Saturday, January 23, 2010

Brother Cooper's House

I clearly remember the hours I spent as a child, staring at the closet door from the vantage of my bed, too scared to close my eyes, wondering if it would be safe to cross to my bedroom door and make a break for my mother's room. Sure, I was young, imaginative, prone to nightmares. But there was something in that closet.

Twenty years later, I still watch for monsters in the closet. I shouldn't be afraid of the dark anymore, but these monsters find me anyway. They haunt the closets of almost any house I enter. They wait for me, fangs dripping, mangled fur pressed against my coats and shoes. They are the specters of internal fears, of threats levied against my fragile sense of belonging. They bring with them a lifetime of fear and insecurity, of never knowing when the next blow would fall, the next safety net vanish.

And so, among the other gifts you gave to me, the advice, the blessing, the bed large enough to stretch my full length upon, I've one more thing to thank you for.

I lived in your house for six full months, and there were no monsters in your closets.

Friday, January 15, 2010

How I found God in the temple of the Goddess.

"Being Mormon, to me, means that no matter where I go, no matter what language or country, there is always someone I can connect with: some one who loves me."

This quote makes me want to cry. It makes me want to cry because I've traveled just a bit (four continents and counting) and it's true. I think this statement has power on two levels.

The first is the most obvious. The LDS church is a worldwide church, existing all over the world in various countries, in dozens of languages, and with wide ranging singing abilities. I've attended sacrament meetings in French, Spanish, and Tamil. I've sung hymns with other members in hotel rooms, cathedrals, and the back rooms of an old house. In the stifling humidity of the south Indian jungle, the glory of spring in Paris, and the bitter cold "lluvisna" of winter in Argentina I've bowed my head to offer thanks to God with other equally sweaty/drowsy/shivering Mormons. And the one thing that carries over through all of these various experiences is that no matter what language they speak or what continent they call home, I love Mormons and Mormons love me. If it has "The Church of Jesus Christ of Latter-day Saints" written on the building, I've come home, no matter how far from home I've traveled.

But the statement quoted above has meaning and truth on another level. One of my very most favorite aspects of the true gospel is that all religions have some amount of truth to them and all people have access to the light of Christ. So, for me, being a Mormon means recognizing that everywhere I go I am surrounded by people who, though not LDS, are nevertheless just like me. They seek truth and light wherever they can find it. They yearn to be closer to God, however they understand Him now. They want to help other human beings, whether they see others as children of God or not. They love me, and I love them, irrespective of their familiarity with Mormon Hymns.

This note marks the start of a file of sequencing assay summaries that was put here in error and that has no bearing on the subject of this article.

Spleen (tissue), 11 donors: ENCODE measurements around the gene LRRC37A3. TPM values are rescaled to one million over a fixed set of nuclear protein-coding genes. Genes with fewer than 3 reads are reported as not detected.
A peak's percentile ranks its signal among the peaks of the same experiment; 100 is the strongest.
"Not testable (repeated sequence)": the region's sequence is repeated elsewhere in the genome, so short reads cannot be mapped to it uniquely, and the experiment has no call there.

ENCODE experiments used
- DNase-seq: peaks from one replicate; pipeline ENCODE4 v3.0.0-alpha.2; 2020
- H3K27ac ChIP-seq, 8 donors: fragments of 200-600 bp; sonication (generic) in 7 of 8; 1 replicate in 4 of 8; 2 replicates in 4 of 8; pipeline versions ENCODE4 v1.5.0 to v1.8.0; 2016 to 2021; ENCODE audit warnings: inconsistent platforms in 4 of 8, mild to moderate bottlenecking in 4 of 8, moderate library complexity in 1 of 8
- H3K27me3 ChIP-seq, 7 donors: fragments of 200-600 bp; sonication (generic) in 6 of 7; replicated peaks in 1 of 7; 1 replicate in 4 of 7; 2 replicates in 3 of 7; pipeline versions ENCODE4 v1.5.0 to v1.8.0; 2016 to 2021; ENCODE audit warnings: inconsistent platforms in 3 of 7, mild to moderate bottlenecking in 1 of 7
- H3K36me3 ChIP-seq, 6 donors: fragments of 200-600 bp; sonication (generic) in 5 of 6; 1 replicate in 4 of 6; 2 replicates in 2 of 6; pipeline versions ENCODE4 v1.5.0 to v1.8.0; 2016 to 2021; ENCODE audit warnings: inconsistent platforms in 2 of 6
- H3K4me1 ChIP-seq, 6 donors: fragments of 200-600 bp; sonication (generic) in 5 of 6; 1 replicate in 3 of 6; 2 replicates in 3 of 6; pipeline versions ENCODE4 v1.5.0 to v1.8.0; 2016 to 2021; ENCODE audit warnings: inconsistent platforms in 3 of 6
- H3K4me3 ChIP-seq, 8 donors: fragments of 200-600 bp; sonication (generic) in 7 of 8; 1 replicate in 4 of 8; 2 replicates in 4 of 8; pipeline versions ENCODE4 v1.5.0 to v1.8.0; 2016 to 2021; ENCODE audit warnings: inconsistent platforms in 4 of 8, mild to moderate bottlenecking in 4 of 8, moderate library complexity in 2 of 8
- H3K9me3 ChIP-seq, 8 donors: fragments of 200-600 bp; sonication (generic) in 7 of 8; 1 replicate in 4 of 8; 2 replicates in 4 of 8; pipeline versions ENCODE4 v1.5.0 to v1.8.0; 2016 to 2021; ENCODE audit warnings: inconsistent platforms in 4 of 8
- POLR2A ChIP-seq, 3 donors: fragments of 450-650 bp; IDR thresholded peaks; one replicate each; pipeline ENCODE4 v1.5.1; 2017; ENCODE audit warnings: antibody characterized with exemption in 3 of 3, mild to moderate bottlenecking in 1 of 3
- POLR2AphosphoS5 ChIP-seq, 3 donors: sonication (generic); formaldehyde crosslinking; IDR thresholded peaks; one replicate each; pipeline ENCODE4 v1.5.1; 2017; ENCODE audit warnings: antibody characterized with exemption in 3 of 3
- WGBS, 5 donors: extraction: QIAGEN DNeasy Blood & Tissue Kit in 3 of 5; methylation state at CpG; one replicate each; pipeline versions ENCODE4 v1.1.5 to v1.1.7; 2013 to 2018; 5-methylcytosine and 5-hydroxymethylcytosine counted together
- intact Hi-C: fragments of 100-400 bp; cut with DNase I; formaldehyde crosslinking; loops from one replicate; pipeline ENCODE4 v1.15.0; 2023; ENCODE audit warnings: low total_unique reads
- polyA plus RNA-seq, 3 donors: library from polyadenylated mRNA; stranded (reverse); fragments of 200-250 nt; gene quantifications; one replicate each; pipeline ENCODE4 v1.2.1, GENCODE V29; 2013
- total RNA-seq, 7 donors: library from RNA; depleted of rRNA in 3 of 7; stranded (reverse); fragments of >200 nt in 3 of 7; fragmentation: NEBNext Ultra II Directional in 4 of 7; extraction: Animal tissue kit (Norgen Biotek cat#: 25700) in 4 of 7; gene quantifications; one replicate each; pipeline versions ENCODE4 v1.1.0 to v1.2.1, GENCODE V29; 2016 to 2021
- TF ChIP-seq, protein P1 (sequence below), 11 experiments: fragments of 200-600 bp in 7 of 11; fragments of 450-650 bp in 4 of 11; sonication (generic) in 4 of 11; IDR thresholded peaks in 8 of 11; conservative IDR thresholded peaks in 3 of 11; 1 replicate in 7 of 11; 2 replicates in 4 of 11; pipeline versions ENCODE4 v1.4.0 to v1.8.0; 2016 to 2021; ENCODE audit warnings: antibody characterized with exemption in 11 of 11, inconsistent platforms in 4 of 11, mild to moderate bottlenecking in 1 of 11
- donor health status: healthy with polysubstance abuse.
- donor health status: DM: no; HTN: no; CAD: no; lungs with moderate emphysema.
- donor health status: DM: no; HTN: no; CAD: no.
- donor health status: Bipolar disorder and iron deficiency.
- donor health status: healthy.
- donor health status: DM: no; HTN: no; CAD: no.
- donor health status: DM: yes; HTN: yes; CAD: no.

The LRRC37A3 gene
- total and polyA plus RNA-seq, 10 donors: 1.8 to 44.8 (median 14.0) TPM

I distinctly remember the worst day I had in India. I am certain I always will. For reasons I have struggled with but ultimately forgiven, on that hot day in Tamil Nadu I found myself alone, heartbroken, and lost in a city of almost two million people. On that day I had no LDS members to turn to, no RS president to bring me cookies and no hometeachers to offer blessings. For that one day I was alone, outside the arms of my beloved religion, and devastated. But I wasn't alone, after all. All unbidden a handful of total strangers reached out and held me up. A man on a motorcycle noticed a lost girl and helped her find her way. A business man at the temple approached a strange girl to share the blessings of his religion with her and led her into a circle of faith otherwise closed to her. A woman with problems and pains of her own spent the afternoon speaking in broken sentences and strange new gestures to a girl who, though visiting in that country, did not speak the local dialect and could not communicate with anyone else there. None of those individuals were Mormon, but they are one reason I am glad to be Mormon myself.

Because being a Mormon, for me, means seeing the world for its potential to love and be loved. While I do not believe, as my Hindu friends have told me, that all roads lead to God. I do believe, as my religion tells me, that all humans come from God. And maybe, just maybe, we're talking about the same thing.

Friday, January 8, 2010


The thing about New Year's Resolutions is that a year always seems like the wrong time-frame for a truly effective goal. For example, you want to be more patient and less easily provoked this year? Awesome, but why only for a year? Isn't that more of a life long goal? And if you are using this year just as a sort of measuring device for that goal, well, you can bet you'll forget if you don't break it down into more manageable bites of time. Or, let's say you want to get a gym membership. Umm...if that takes you a whole year to do, you are using the wrong gym. In general, signing up for a membership takes about half an hour or less. Now, they'll take money directly from your bank account every month for a year (at least) but that's more a goal for them than for you, isn't it? I like my goals to fit into one of three categories: weekly, monthly, and lifely (so totally a word, right?). But, if you're the type to set a New Year Resolution, well, I won't look down on you for it. (I'll laugh at you behind your back, for sure, but look down? Never.)

And for the time being, here is my resolution, which I like to think of as a lifely goal:

Eat more fresh produce.

What, you were expecting something deeper and more pensive? Vegetables are the fa-shizzle people. The fa-shizzle.